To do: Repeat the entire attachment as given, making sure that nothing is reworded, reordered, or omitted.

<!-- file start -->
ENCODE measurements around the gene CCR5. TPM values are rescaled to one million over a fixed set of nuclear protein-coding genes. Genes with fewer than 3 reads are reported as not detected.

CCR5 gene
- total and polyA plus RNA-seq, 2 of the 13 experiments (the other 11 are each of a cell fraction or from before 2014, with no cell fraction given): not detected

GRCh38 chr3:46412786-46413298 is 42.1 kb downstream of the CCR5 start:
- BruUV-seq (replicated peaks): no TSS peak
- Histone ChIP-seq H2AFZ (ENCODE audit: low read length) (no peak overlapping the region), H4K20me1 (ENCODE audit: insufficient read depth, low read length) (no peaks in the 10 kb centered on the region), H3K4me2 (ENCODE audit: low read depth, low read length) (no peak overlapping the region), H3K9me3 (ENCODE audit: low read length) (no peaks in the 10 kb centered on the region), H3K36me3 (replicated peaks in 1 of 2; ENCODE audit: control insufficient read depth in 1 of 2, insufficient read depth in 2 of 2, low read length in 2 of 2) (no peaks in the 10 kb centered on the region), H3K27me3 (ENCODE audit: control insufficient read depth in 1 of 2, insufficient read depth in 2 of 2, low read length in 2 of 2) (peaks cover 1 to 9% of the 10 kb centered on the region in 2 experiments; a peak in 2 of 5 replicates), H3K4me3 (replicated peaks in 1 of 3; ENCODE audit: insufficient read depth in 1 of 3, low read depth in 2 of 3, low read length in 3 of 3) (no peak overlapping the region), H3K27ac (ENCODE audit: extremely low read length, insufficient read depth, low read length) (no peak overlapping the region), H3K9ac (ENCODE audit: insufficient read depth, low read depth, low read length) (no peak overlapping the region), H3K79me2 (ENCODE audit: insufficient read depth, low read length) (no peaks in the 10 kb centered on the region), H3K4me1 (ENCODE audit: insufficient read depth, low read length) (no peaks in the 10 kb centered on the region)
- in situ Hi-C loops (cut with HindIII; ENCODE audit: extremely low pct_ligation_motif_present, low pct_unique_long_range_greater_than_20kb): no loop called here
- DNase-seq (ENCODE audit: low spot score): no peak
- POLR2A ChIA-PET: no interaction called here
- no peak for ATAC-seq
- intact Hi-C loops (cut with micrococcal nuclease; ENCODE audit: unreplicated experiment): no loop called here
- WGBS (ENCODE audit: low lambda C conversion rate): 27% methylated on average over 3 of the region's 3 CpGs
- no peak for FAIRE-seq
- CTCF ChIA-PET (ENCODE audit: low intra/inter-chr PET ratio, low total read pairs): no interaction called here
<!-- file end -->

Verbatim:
ENCODE measurements around the gene CCR5. TPM values are rescaled to one million over a fixed set of nuclear protein-coding genes. Genes with fewer than 3 reads are reported as not detected.

CCR5 gene
- total and polyA plus RNA-seq, 2 of the 13 experiments (the other 11 are each of a cell fraction or from before 2014, with no cell fraction given): not detected

GRCh38 chr3:46412786-46413298 is 42.1 kb downstream of the CCR5 start:
- BruUV-seq (replicated peaks): no TSS peak
- Histone ChIP-seq H2AFZ (ENCODE audit: low read length) (no peak overlapping the region), H4K20me1 (ENCODE audit: insufficient read depth, low read length) (no peaks in the 10 kb centered on the region), H3K4me2 (ENCODE audit: low read depth, low read length) (no peak overlapping the region), H3K9me3 (ENCODE audit: low read length) (no peaks in the 10 kb centered on the region), H3K36me3 (replicated peaks in 1 of 2; ENCODE audit: control insufficient read depth in 1 of 2, insufficient read depth in 2 of 2, low read length in 2 of 2) (no peaks in the 10 kb centered on the region), H3K27me3 (ENCODE audit: control insufficient read depth in 1 of 2, insufficient read depth in 2 of 2, low read length in 2 of 2) (peaks cover 1 to 9% of the 10 kb centered on the region in 2 experiments; a peak in 2 of 5 replicates), H3K4me3 (replicated peaks in 1 of 3; ENCODE audit: insufficient read depth in 1 of 3, low read depth in 2 of 3, low read length in 3 of 3) (no peak overlapping the region), H3K27ac (ENCODE audit: extremely low read length, insufficient read depth, low read length) (no peak overlapping the region), H3K9ac (ENCODE audit: insufficient read depth, low read depth, low read length) (no peak overlapping the region), H3K79me2 (ENCODE audit: insufficient read depth, low read length) (no peaks in the 10 kb centered on the region), H3K4me1 (ENCODE audit: insufficient read depth, low read length) (no peaks in the 10 kb centered on the region)
- in situ Hi-C loops (cut with HindIII; ENCODE audit: extremely low pct_ligation_motif_present, low pct_unique_long_range_greater_than_20kb): no loop called here
- DNase-seq (ENCODE audit: low spot score): no peak
- POLR2A ChIA-PET: no interaction called here
- no peak for ATAC-seq
- intact Hi-C loops (cut with micrococcal nuclease; ENCODE audit: unreplicated experiment): no loop called here
- WGBS (ENCODE audit: low lambda C conversion rate): 27% methylated on average over 3 of the region's 3 CpGs
- no peak for FAIRE-seq
- CTCF ChIA-PET (ENCODE audit: low intra/inter-chr PET ratio, low total read pairs): no interaction called here